Five and a half million underserved children have received free dental services. More than 137,000 dentist and 420,000 volunteers—including new dentists and dental students—nationwide have given of their time and talents. All of this goodwill is the result of one man’s idea that grew from a basic thought into a well-known and energizing movement, known fondly as Give Kids A Smile (GKAS), for the past 15 years.
Dr. Jeff Dalin is a native of St. Louis and would describe himself as dependable, loyal and hard working. He’s a husband, proud dad to three children, a big hockey fan (Go St. Louis Blues!) and he absolutely loves his day job as a dentist in Creve Coeur, Missouri. He also happens to have founded one of dentistry’s most recognizable and respected charitable programs by pursuing a simple idea with passion and perspective.
Dr. Dalin’s love for dentistry began when he was a little boy working at his father’s dental office in St. Louis. “He loved dentistry a great deal and as we were growing up, he always tried to involve us in his practice,” Dr. Dalin says.
Determined to pursue his dental career, Dr. Dalin finished his undergraduate studies at Emory University in three years and then earned his dental degree at Indiana University School of Dentistry, before immediately returning home to practice with his father in 1980.
Soon after graduating, Dr. Dalin became involved with the Greater St. Louis Dental Society where he later became the editor of their journal.
It was several years later that Dr. Dalin found himself in an ad hoc committee meeting where members were discussing ways of giving back.
“Our first project consisted of a compilation of programs that performed dentistry around the world,” Dr. Dalin says. “I was one of the only members of this committee who had never gone overseas for this purpose. I started asking, ‘Why go overseas to work, when we have people without access to dental care in our own backyard?’”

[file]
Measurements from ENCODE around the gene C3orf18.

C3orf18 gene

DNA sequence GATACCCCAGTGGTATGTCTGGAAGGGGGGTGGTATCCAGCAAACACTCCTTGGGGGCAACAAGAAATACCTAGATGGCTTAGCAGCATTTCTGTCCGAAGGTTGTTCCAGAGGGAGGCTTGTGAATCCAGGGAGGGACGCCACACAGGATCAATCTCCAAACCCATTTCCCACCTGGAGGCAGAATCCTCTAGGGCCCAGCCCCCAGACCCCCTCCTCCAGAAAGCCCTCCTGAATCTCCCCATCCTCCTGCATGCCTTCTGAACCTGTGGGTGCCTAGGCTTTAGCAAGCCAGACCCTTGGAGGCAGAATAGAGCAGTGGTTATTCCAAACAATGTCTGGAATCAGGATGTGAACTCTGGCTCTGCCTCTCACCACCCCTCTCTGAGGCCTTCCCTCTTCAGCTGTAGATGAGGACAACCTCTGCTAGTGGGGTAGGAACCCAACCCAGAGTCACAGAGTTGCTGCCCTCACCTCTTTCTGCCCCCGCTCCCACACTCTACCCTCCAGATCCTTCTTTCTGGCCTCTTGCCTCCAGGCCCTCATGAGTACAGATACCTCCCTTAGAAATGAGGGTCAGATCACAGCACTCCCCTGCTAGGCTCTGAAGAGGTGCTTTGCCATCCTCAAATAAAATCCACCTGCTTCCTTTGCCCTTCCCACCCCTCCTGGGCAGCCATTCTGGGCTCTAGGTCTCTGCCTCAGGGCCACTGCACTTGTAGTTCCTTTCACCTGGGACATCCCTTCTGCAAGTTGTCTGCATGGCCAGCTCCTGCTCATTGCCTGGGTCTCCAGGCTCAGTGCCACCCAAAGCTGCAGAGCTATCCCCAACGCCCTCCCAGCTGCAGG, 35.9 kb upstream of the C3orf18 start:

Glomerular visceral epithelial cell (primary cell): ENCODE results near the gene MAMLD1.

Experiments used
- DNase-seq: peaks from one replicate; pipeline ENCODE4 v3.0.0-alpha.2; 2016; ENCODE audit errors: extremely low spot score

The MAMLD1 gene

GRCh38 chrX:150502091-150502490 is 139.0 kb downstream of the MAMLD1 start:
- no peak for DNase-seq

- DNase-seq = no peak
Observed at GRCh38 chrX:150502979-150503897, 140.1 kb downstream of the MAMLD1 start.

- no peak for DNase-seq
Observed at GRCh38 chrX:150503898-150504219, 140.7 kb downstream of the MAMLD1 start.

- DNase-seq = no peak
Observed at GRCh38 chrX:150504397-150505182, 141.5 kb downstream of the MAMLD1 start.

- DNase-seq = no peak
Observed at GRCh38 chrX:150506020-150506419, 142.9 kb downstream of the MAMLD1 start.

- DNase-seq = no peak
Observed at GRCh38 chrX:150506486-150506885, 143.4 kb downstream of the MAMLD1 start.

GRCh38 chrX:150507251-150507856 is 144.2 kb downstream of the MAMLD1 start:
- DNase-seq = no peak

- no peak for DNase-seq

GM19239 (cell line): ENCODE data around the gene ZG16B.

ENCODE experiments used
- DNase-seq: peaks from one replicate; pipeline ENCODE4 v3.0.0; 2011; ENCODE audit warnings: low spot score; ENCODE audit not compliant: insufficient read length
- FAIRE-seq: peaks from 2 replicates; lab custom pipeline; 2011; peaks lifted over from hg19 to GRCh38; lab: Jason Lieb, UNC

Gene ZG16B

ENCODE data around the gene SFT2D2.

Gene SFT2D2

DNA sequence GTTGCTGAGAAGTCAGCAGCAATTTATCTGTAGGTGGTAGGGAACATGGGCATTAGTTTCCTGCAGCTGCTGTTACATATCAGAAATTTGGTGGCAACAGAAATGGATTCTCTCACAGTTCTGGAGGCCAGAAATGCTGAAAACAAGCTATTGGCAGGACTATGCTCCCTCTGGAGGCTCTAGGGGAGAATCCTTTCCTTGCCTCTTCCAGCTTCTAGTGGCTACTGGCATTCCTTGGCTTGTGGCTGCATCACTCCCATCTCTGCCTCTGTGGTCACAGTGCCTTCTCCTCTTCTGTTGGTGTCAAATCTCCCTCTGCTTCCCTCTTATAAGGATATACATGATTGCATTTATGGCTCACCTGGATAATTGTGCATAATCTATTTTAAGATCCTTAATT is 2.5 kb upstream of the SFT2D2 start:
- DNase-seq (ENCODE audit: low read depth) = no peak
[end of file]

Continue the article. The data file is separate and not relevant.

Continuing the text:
Later that year, Dr. Dalin volunteered at a back-to-school program that collected everyday items like socks, winter coats and school supplies for kids in need. “When our committee met back up a few months later, I mentioned this program,” Dr. Dalin says. “Why not take care of their dental needs? Give Kids A Smile was born right then.”
The first GKAS event took place in St. Louis in 2002. Two months later, the American Dental Association adopted the program. “To think that it all started here in St. Louis and the ADA immediately adopted it as their national children’s dental access program,” he says. “Talk about chills running down your back.”
Since its inception, GKAS has grown to more than 1,300 annual programs nationwide with more than 420,000 volunteers over the past 15 years, approximately a third of whom are dentists. Numerous sponsors have also generously joined in, such as Henry Schein, Colgate and KaVo Kerr.
“Give Kids A Smile has to be the most memorable thing in my dental life.” Dr. Dalin says.
Today, Dr. Dalin and several colleagues he considers friends come together for a two day clinic, two times a year in St. Louis. Since their inception, over 31 clinics have delivered more than $9 million in dental care to more than 15,000 kids.
“It is great to be around others with the same level of passion and desire to help.” he says.
And there’s one more child who was inspired by Dr. Dalin’s passion and drive. His youngest son, Andy, is following in his father and grandfather’s footsteps. “It is a lot of fun watching him work his way through his first year of dental school,” Dr. Dalin says. “I look forward to watching him work through the remaining three years, and then join me here at my practice!”
Dr. Dalin has advice for anyone who is doubting whether their idea should be pursued and turned into action.
“The Give Kids A Smile program, by its very existence, shows that a simple idea can grow into a national movement. Did I ever think that my phone call to the ADA back in February 2002, would lead to them adopting this program as their national children’s dental access program? Did I ever think that after they adopted the program, it would grow to the size it is? Did I ever think that almost 5.5 million kids would have received dental care of some sort that they would not have been able to get otherwise? It amazes me to think that my idea has had that type of impact.”